Man Without Qualities

Friday, October 14, 2005

The Molecules of Style

David Gelernter today is celebrating Strunk and White's "The Elements of Style" in OpinionJournal, and defending that book from some who love it badly. I like "The Elements of Style," but it can also drive me to distraction. Professor Gelernter says, "If the English language is one of the finest homes ever devised for the human spirit, "Elements" is the best guided house tour we've got." Well, no. Maybe that sentence is true if one adds to it the phrase "... for those whose writing should resemble that found in the better New York literary magazines of the twentieth century."

That's not a small category of writing. Most business letters and memoranda are included and, obviously, most newsmedia writing. But the only purpose of a writing guide is to help a writer to achieve the effect the writer desires to have on the intended reader. In other words, a style guide facilitates an intimate relationship, even in business or public writing. "The Elements of Style" is often a clinical third person in that bed.

For example, Professor Gelernter correctly notes that E.B. White and his versions of "The Elements of Style" defended the use of the traditional "he" against gender neutral constructs such as "he or she," and that White didn't care about thereby giving offense. That's fine for a writer in a sparkling, min-century literary magazine. But a writer very seldom desires to offend his or her reader even for what E.B. White considers a good cause. And it is a fact that many people - especially, but not only, women - will be offended by the traditional construct. Or, worse, the reader will view the writer as clueless. I conclude that most writing should employ the awkward gender neutral constructs - although I strongly disagree with the social attitudes that lead to that conclusion.

"The Elements of Style" is not just dangerous when in contact with modern political and social developments. Applied as it was intended to be, "The Elements of Style" produces a document that is efficient, realistic and friendly, with apparent clarity: a clean, well-lighted prose. That's a good thing - except when it isn't.

In "A Street Car Named Desire" Mitch confronts Blanch Dubois (William's alter ego) for managing to be with him only in poor light, which Blanch does because she has misrepresented her age. Mitch tears off a paper lantern that she had placed over a light bulb. Blanch famously screams, "I don't want realism. I want magic, MAGIC! Magic is what I try to give to people. I do misrepresent things to them. I don't tell the truth. I tell what OUGHT to be the truth. And if that's sinful, let me be damned for it. Don't turn the light on!"

Clarity is not always the point, even for beginning writers and in the most public writing, even where the reader craves clarity. When obscurity is the effect the writer intends to produce on the reader, "The Elements of Style" fails badly. It is likely that most writers and successful people want to be obscure much of the time. ("Don't worry Jim, if that question comes up, I'll just confuse them.")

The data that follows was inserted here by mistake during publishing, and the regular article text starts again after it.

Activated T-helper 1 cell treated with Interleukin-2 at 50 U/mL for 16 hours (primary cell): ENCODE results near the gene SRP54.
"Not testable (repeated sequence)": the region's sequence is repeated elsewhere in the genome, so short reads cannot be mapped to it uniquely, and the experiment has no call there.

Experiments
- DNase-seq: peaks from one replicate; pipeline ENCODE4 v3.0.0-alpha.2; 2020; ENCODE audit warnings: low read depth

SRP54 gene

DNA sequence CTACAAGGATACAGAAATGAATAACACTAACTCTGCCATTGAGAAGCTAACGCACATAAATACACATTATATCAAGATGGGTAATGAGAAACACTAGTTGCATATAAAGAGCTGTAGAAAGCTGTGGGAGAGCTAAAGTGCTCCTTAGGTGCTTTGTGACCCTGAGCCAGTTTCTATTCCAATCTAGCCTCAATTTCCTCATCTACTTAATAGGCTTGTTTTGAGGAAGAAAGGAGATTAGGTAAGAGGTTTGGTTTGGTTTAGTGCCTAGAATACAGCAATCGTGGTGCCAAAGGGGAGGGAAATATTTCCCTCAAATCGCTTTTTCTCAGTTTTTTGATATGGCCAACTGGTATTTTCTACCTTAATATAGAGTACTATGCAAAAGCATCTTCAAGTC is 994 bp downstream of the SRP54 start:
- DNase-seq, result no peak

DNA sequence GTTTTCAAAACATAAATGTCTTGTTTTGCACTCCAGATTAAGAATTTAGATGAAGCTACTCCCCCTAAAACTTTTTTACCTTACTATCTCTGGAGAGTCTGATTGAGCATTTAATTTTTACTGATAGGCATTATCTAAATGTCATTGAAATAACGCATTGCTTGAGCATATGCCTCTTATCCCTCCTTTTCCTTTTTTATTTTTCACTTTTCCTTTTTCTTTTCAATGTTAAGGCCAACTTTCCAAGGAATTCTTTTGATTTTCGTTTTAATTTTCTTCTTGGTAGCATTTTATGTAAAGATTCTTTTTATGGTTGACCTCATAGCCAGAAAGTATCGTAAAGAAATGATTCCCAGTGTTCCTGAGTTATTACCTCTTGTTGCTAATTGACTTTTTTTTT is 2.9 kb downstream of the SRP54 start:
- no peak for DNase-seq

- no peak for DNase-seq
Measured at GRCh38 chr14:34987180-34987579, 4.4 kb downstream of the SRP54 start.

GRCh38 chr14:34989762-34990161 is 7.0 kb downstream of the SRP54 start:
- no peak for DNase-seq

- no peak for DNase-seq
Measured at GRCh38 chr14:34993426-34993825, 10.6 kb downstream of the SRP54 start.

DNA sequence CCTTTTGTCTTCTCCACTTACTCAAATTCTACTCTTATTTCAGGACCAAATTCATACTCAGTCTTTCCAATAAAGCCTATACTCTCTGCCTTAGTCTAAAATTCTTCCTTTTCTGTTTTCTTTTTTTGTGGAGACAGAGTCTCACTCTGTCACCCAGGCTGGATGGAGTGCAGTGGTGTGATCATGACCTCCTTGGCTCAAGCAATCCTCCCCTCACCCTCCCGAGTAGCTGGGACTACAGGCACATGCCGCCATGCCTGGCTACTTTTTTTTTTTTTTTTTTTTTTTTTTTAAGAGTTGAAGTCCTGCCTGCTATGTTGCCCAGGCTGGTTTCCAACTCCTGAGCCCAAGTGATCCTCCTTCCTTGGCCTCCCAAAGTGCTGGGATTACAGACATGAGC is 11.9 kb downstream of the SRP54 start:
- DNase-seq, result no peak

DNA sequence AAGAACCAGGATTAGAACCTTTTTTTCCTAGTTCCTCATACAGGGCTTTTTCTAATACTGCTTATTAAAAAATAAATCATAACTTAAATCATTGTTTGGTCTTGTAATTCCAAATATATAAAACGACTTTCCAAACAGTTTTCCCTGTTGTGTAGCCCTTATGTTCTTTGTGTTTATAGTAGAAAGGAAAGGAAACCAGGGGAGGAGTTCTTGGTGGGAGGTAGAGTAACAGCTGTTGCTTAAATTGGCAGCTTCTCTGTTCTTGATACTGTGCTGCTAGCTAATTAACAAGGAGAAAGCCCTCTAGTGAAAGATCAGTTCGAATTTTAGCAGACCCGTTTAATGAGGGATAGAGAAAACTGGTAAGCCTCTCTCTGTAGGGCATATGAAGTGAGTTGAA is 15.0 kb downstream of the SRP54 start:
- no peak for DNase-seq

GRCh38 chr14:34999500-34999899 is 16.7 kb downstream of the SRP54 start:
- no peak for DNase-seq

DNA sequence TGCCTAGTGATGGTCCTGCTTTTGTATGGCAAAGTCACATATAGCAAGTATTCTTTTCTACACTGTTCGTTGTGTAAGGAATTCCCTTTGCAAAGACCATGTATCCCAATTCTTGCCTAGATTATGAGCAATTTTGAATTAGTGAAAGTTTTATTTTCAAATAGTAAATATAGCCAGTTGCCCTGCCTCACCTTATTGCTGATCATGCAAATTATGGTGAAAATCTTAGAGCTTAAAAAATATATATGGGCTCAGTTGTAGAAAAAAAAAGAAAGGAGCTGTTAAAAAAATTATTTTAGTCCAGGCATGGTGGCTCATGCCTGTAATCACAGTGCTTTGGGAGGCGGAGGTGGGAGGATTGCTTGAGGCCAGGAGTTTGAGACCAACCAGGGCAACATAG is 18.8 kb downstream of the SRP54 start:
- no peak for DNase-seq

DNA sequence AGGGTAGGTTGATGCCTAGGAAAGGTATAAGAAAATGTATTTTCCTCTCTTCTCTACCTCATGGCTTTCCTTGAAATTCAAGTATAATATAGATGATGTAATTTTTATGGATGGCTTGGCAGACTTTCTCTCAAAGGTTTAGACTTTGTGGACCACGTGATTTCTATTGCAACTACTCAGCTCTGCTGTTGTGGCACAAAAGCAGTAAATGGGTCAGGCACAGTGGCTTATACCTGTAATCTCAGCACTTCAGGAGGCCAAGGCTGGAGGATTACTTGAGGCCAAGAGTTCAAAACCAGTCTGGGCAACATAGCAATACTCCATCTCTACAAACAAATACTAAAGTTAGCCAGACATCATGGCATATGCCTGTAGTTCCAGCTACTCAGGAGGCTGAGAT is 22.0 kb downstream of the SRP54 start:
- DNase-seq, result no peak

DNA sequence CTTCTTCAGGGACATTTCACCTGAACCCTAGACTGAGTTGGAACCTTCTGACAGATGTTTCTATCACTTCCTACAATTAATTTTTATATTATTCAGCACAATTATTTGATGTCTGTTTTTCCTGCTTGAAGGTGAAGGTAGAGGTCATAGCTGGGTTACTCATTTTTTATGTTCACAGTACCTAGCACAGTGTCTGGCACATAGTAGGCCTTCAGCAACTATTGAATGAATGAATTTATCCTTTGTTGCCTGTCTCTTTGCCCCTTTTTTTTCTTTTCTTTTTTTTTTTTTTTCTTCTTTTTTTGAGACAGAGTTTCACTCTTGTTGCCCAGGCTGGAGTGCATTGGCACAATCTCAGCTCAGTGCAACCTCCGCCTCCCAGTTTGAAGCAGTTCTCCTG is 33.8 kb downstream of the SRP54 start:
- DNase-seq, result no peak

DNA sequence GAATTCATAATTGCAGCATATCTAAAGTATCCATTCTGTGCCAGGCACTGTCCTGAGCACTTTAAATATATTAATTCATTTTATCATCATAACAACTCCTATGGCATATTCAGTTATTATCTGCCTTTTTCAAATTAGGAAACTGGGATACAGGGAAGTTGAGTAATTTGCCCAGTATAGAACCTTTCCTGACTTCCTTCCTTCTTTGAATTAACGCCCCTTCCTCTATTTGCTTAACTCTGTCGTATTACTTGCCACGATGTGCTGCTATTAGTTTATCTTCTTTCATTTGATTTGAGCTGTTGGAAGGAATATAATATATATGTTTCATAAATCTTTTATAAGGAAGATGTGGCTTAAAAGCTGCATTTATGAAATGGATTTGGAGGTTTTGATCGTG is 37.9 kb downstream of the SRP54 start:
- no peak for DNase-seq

Yes, it is probably the case that most employers prefer clarity in employee writing, although that desire probably wanes considerably when it comes to memoranda opposing counsel may later desire to see in high-stakes litigation. Conversely, a subordinate is often well served by providing something clear and crisp to superiors on-the-go. But not always. A subordinate will sometimes prefer not to have his or her thoughts easily called to account - that is, prefer more "magic." In those cases, "The Elements of Style" can seem more like an addendum to a corporate employee handbook (which it often is) than an aid to the writer.

My reservations with "The Elements of Style" do not end with its sometimes poor fit with writer strategies. It's implied criticism of great stylists, from whom even the beginner has much to learn, is loathsome. Yes, E. B. White admitted that the rules of "The Elements of Style" should not be applied rigidly or "inappropriately." But these are defensive tautologies, and the book may as well include a disclaimer like: "This book says it is not to be used to create bad results, so this book can never be said to have produced bad results." Hooey. That kind of disclaimer wouldn't spare the manufacturer of a metal step ladder from liability, and it doesn't undo the fact that this book strongly tends to produce that clean, well-lighted prose and a comfort like that of a nice diner in a dark neighborhood.

Setting aside all the supposed, generally meaningless exceptions ("you can try to write like Shakespeare when you can write as well as Shakespeare"), consider for a moment what would become Portia's lines from "The Merchant of Venice:"

The quality of mercy is not strain'd,
It droppeth as the gentle rain from heaven
Upon the place beneath: it is twice blest;
It blesseth him that gives and him that takes:
'Tis mightiest in the mightiest: it becomes
The throned monarch better than his crown;
His sceptre shows the force of temporal power, The attribute to awe and majesty, Wherein doth sit the dread and fear of kings;
But mercy is above this sceptred sway; It is enthroned in the hearts of kings,
It is an attribute to God himself;
And earthly power doth then show likest God's
When mercy seasons justice.

Put through "The Elements of Style" meat grinder, this becomes something like:

"Even kings should give their mercy generously, and so should you. God says so."

It's not that "The Elements of Style" is completely inconsistent with literary writing. But that book is far more consistent with a charming story about a girl and her spider and pig than it is to, say, "Tristam Shandy."

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